"It’s a very fluid situation," says Roberto Ramirez, the head of the Bronx Democratic party, who says that he has been talking with all the interested candidates, including Vann, and the three candidates from Manhattan: A. Gifford Miller, Phil Reed and Bill Perkins. "Whoever is going to be elected is going to be elected with the help of union leaders and other interested people," says Ramirez, who says he hasn’t pledged his support to anyone.

And while Rodriguez maintains he has had a series of "encouraging" discussions with the head of the Queens County Democratic party, Tom Manton, the Sunset Park councilman acknowledges that so far, Manton has refrained from committing himself to putting the weight of the Queens delegation—13 new Democrats—behind Rodriguez’s candidacy.

"I feel really good about my candidacy," said Rodriguez on Thursday, interrupting a discussion with a reporter to take a phone call from Manton.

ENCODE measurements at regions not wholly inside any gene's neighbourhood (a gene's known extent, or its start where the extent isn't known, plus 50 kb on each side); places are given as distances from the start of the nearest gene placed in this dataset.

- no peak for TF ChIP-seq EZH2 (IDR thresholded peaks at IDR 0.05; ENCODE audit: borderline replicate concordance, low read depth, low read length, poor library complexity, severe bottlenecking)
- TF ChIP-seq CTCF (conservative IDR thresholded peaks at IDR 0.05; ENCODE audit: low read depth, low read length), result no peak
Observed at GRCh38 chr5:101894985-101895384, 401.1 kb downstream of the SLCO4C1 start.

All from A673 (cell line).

Later, Rodriguez said Manton wanted to know "where are you, where are you going, how are you going to put it [a coalition] together?" Manton did not return a phone call for comment. Whether he put together the coalition with support from Queens, or 10 individuals, "still remains to be seen," said Rodriguez.

Then there’s Rodriguez’s battle on the home front, where a handful of freshmen members have created a Fresh Democracy Council to create a voting bloc to put forward their own candidate for speaker.

Charles Barron, a former Black Panther who was elected to Priscilla Wooten’s seat in East New York, says the group was determined to shake up the council and divest the speaker of his unilateral right to select committee chairs, move bills to the floor, and allocate funding to council members.